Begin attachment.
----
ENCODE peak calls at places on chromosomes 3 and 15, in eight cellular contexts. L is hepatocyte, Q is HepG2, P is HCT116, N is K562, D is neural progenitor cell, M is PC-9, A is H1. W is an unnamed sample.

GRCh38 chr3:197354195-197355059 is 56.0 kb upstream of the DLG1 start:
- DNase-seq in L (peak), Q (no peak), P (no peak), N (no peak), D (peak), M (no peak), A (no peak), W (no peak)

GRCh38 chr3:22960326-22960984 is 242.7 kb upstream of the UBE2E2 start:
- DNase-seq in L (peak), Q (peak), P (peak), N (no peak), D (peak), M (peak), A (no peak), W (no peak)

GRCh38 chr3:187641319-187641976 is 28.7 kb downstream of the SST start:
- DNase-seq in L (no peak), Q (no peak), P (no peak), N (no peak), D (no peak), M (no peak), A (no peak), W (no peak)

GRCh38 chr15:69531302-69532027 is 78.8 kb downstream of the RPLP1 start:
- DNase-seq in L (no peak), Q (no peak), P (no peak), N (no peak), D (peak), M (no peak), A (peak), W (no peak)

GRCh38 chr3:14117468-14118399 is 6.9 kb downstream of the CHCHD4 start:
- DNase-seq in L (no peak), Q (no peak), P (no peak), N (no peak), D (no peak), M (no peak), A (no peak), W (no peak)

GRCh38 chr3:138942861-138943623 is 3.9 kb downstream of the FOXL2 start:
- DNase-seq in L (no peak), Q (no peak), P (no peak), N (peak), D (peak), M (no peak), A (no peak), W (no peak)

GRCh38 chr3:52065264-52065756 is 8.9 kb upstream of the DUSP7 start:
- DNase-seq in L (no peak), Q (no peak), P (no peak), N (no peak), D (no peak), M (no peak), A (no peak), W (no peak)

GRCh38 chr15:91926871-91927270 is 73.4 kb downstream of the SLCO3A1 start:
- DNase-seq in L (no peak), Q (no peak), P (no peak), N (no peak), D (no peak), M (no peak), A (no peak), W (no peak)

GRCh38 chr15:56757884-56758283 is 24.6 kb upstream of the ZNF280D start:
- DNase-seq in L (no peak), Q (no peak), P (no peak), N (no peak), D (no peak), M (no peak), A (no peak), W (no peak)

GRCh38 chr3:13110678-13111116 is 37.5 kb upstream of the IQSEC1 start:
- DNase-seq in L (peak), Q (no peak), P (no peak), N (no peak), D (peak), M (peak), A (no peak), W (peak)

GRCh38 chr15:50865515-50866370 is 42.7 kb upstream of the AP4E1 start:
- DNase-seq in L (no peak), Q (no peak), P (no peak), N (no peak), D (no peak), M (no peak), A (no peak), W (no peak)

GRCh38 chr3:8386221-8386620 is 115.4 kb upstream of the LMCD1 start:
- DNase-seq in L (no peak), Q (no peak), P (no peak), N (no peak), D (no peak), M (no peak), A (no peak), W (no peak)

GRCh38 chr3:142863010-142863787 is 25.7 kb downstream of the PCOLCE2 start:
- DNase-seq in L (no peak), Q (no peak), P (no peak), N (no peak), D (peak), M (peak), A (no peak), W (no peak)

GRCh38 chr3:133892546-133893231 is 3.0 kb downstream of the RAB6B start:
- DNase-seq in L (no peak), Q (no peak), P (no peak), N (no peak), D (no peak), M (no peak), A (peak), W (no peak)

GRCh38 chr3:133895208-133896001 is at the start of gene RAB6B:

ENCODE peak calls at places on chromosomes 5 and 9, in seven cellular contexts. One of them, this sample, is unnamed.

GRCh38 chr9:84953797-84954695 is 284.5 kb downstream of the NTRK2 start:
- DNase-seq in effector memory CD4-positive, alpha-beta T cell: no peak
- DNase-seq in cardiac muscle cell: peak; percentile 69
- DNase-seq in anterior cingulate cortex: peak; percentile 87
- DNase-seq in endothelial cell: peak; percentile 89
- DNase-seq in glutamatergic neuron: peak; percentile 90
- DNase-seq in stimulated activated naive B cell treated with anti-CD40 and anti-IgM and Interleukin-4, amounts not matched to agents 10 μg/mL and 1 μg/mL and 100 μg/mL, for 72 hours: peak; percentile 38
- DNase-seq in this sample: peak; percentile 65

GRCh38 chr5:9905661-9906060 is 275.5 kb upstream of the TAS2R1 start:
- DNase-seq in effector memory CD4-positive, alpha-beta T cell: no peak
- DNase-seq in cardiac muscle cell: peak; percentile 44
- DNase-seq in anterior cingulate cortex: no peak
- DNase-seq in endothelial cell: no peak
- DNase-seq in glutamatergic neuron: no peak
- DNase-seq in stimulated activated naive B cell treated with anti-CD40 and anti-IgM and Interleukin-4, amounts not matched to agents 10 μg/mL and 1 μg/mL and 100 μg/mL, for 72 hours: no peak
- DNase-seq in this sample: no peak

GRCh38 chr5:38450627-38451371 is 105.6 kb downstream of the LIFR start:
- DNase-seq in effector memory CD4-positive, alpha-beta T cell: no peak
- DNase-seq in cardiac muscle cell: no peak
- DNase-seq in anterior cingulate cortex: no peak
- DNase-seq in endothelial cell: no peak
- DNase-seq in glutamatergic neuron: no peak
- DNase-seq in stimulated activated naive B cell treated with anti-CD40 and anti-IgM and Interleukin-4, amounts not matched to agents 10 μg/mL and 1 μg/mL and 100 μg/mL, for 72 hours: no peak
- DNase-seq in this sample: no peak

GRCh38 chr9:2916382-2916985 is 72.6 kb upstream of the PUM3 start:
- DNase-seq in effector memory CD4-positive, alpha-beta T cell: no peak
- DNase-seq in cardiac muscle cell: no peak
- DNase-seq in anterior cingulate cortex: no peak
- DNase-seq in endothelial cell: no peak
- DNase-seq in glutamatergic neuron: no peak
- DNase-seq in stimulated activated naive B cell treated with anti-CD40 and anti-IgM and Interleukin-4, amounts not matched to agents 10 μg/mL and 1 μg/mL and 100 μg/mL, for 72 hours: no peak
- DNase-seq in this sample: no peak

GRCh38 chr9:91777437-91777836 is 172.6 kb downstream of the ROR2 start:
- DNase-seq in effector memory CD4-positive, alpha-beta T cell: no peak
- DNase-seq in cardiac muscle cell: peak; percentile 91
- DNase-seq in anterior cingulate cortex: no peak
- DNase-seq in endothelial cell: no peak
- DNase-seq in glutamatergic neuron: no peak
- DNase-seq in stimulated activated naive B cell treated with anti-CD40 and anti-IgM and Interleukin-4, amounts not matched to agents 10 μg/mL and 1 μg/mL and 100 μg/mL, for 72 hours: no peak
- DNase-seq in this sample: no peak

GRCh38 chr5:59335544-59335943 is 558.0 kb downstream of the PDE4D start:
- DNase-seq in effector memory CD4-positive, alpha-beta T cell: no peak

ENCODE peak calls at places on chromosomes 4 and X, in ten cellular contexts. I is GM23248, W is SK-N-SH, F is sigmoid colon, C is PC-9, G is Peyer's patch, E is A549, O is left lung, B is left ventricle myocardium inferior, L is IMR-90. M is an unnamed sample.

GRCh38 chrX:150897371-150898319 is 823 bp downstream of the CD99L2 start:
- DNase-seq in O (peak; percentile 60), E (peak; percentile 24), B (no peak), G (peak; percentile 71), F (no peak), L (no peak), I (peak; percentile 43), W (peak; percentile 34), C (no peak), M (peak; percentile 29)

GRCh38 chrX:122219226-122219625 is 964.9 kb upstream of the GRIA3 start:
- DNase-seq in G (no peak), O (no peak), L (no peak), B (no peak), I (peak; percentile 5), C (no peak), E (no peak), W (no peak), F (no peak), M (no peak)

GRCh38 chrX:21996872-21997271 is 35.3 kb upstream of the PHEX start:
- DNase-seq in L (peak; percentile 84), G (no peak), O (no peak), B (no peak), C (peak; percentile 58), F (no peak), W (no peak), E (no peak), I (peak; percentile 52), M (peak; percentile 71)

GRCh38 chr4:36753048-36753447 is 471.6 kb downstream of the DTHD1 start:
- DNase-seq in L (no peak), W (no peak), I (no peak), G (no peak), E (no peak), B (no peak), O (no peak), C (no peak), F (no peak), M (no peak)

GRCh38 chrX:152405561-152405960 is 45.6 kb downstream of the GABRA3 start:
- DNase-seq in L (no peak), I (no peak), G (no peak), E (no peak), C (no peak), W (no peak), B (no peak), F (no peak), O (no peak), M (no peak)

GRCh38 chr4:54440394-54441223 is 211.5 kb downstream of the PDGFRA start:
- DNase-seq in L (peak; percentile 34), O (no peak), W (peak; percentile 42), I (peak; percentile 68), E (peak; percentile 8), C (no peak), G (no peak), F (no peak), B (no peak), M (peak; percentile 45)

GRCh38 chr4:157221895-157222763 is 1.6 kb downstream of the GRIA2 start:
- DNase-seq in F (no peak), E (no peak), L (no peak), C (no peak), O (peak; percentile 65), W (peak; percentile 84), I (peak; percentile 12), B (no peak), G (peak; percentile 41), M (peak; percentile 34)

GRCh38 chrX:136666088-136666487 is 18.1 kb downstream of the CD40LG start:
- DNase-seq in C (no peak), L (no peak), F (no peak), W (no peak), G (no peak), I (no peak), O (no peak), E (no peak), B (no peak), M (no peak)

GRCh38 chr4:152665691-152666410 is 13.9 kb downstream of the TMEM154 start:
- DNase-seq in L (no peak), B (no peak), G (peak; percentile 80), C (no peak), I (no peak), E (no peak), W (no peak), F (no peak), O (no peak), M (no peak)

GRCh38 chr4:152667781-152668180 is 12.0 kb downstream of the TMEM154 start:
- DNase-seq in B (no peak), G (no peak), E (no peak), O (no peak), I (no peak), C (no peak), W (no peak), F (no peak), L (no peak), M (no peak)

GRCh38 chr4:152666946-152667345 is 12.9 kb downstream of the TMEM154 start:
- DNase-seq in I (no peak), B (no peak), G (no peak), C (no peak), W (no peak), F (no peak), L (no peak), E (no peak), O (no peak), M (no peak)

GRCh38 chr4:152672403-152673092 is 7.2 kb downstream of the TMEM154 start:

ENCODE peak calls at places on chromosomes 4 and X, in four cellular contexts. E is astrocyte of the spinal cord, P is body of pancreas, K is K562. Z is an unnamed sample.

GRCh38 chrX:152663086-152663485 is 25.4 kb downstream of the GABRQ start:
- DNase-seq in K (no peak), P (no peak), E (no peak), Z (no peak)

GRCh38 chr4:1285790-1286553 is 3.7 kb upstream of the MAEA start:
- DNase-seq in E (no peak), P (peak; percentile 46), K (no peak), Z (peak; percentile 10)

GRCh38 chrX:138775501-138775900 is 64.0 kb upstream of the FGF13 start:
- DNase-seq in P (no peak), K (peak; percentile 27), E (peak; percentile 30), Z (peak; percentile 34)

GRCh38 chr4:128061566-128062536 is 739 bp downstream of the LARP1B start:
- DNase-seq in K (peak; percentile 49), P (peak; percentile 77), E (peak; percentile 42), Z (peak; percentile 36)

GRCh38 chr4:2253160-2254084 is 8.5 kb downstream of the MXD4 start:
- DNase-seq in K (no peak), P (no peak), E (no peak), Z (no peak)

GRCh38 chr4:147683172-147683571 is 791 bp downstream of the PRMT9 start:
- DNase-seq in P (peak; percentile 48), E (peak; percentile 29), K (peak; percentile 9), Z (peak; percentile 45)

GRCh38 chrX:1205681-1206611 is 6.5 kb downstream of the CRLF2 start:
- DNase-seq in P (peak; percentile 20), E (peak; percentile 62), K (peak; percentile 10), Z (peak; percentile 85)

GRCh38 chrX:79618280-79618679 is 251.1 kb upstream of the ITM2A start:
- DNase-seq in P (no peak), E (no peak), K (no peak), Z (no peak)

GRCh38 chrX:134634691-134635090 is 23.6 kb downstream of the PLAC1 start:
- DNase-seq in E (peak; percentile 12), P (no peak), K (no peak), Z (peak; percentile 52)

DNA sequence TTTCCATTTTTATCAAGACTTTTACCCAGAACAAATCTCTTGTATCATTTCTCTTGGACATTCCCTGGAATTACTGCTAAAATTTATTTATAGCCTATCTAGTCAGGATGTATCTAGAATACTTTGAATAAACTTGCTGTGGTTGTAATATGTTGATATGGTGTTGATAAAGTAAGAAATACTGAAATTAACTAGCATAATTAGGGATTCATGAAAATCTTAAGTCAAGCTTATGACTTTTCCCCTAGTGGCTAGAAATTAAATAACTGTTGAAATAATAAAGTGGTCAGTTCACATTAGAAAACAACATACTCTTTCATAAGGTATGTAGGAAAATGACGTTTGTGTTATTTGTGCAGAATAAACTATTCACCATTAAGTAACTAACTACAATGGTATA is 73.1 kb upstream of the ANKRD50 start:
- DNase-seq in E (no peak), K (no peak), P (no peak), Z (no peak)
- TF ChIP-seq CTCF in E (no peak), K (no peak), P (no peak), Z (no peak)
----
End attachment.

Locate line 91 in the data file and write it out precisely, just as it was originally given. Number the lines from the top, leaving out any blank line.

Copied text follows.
GRCh38 chr4:152665691-152666410 is 13.9 kb downstream of the TMEM154 start: